Such compartmentalization results in unfaithfulness to our Lord in many areas of our lives. We must dismantle these compartments and submit to God as sovereign— as Lord— of every nook and cranny of our lives.

4.      God versus government:

This is a vast topic; we should explore it in a separate article. Here are a few brief (probably oversimplified) comments.

In this conflict, Jesus teaches us that God is sovereign over every other authority, ruler, and power, whether on earth or elsewhere (e.g., the spiritual realm).

Governments are servants of God possessing a measure of his delegated authority to govern. Whether they acknowledge this or not, whether they are just or unjust, they are accountable to God, who is responsible for dealing with them (e.g., Romans 13:1-7; 1 Peter 2:13-17).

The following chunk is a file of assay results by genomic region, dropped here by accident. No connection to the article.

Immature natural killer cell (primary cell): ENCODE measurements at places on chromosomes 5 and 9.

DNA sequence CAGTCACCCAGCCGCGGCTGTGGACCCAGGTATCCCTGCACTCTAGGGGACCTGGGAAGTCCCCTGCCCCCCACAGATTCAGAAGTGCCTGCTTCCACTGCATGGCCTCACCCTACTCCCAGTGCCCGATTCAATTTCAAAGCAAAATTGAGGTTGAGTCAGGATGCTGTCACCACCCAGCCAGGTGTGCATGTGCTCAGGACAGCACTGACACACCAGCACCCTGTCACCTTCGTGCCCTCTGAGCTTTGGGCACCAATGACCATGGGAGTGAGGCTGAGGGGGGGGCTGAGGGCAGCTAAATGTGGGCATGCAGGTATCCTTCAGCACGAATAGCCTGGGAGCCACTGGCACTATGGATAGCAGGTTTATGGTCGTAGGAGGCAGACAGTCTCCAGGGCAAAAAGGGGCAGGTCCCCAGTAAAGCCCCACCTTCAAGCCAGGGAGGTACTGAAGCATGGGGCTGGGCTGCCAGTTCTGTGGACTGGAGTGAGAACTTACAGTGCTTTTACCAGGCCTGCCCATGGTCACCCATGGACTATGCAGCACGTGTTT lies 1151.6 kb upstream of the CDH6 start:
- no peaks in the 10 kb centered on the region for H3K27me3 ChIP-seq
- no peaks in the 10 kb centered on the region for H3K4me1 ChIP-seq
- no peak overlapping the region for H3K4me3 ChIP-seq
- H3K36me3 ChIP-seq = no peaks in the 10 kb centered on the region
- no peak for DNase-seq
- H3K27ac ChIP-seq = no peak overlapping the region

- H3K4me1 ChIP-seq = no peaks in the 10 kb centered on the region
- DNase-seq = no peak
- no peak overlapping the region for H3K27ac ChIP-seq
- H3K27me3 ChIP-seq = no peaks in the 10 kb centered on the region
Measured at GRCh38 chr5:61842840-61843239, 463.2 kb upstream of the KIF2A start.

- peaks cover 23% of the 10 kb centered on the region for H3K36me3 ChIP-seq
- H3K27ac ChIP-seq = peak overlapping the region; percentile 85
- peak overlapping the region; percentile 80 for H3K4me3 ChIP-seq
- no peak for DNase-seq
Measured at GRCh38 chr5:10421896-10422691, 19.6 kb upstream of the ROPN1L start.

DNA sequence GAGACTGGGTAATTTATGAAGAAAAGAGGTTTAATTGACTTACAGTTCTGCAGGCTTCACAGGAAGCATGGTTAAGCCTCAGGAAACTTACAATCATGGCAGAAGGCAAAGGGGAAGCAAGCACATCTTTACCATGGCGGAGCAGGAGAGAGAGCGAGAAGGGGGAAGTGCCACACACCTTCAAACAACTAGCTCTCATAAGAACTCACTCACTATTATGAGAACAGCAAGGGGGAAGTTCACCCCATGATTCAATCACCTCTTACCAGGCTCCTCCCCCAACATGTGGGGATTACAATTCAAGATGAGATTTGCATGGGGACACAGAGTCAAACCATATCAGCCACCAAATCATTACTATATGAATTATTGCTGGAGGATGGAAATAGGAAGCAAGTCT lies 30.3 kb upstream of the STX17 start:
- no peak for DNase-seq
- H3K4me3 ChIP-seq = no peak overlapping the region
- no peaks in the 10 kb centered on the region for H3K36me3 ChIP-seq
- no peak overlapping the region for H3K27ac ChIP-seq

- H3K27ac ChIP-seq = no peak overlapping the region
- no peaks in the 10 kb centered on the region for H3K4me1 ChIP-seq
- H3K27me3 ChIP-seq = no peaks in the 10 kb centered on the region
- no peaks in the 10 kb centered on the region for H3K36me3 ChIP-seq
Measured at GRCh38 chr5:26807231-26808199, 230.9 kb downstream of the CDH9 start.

For the follower of Jesus, the default position is submission to governmental authority (including the payment of taxes) up to the point where a government comes into conflict with the clear will of God. 

5.      Submit everything to God:

As a general summary, Donald A. Hagner rightly states (Matthew, 2:637):

If one rendered the state its restricted due, all the more is one to render to God his unrestricted due— the totality of one’s being and substance, one’s existence, is to be rendered to God and nothing less.

Lord, might it be so in each of our lives.

FORWARD TO the next post in this series

BACK TO How to Love Your Antagonist

Photo credit: By DrusMAX - Self-photographed